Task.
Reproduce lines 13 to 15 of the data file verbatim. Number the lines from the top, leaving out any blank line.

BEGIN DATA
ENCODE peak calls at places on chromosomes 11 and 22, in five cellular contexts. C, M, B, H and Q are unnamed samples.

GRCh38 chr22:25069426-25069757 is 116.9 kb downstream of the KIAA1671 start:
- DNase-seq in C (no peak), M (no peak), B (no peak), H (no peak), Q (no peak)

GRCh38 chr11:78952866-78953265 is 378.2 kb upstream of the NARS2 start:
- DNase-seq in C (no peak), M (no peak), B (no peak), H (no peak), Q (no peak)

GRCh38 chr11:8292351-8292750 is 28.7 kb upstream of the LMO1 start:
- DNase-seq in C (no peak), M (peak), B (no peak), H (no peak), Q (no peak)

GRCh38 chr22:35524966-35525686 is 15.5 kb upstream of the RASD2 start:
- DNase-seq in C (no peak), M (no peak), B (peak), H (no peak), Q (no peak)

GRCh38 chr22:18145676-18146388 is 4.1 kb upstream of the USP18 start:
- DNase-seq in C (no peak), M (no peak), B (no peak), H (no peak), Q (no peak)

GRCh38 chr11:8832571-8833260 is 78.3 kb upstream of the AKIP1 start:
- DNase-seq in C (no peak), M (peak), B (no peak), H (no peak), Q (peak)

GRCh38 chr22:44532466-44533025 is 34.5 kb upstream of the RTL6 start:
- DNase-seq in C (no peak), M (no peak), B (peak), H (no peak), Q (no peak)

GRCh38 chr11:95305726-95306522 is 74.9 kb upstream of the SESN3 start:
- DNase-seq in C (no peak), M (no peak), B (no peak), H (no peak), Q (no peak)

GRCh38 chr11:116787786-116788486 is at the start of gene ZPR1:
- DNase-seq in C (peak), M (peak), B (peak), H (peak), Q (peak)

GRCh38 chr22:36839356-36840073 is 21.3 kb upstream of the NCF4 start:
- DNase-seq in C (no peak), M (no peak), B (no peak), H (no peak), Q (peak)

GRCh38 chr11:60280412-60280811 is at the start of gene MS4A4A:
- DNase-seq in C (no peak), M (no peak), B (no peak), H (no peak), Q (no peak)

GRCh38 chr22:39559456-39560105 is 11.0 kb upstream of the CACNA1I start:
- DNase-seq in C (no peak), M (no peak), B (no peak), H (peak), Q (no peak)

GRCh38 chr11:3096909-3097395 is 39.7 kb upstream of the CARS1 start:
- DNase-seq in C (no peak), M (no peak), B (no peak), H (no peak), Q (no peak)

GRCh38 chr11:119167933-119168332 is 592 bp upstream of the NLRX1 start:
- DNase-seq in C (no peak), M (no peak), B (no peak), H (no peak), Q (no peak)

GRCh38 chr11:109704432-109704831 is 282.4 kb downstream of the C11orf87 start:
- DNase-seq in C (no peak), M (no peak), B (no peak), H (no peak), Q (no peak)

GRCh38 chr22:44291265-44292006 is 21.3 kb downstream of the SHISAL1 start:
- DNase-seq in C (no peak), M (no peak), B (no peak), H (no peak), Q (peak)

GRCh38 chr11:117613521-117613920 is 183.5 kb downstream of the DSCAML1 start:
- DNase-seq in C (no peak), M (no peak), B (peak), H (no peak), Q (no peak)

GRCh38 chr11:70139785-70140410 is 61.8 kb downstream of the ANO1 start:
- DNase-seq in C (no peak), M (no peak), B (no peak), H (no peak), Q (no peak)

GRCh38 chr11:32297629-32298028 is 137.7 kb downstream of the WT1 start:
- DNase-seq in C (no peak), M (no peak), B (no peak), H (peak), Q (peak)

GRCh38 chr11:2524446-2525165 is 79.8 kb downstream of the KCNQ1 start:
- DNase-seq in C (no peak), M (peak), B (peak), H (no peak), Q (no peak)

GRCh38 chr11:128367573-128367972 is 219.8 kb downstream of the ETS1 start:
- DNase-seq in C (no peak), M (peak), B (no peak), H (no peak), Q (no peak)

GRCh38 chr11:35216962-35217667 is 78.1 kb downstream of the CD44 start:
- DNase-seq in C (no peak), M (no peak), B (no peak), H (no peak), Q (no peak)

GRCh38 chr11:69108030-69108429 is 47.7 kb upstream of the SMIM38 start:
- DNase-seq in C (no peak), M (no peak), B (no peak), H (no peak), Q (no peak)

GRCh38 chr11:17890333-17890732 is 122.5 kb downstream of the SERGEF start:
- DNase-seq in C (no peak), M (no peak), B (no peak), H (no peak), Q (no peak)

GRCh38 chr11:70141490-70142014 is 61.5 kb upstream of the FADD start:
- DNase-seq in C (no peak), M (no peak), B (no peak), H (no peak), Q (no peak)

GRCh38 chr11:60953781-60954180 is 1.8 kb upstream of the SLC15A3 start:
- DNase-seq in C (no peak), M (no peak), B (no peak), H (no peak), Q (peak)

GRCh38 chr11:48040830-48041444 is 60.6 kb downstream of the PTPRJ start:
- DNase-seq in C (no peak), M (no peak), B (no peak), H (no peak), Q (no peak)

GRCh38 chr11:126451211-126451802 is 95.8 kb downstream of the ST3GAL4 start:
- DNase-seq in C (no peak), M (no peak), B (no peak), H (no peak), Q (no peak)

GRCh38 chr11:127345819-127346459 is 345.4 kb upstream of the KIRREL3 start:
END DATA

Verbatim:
- DNase-seq in C (no peak), M (peak), B (no peak), H (no peak), Q (peak)

GRCh38 chr22:44532466-44533025 is 34.5 kb upstream of the RTL6 start:
- DNase-seq in C (no peak), M (no peak), B (peak), H (no peak), Q (no peak)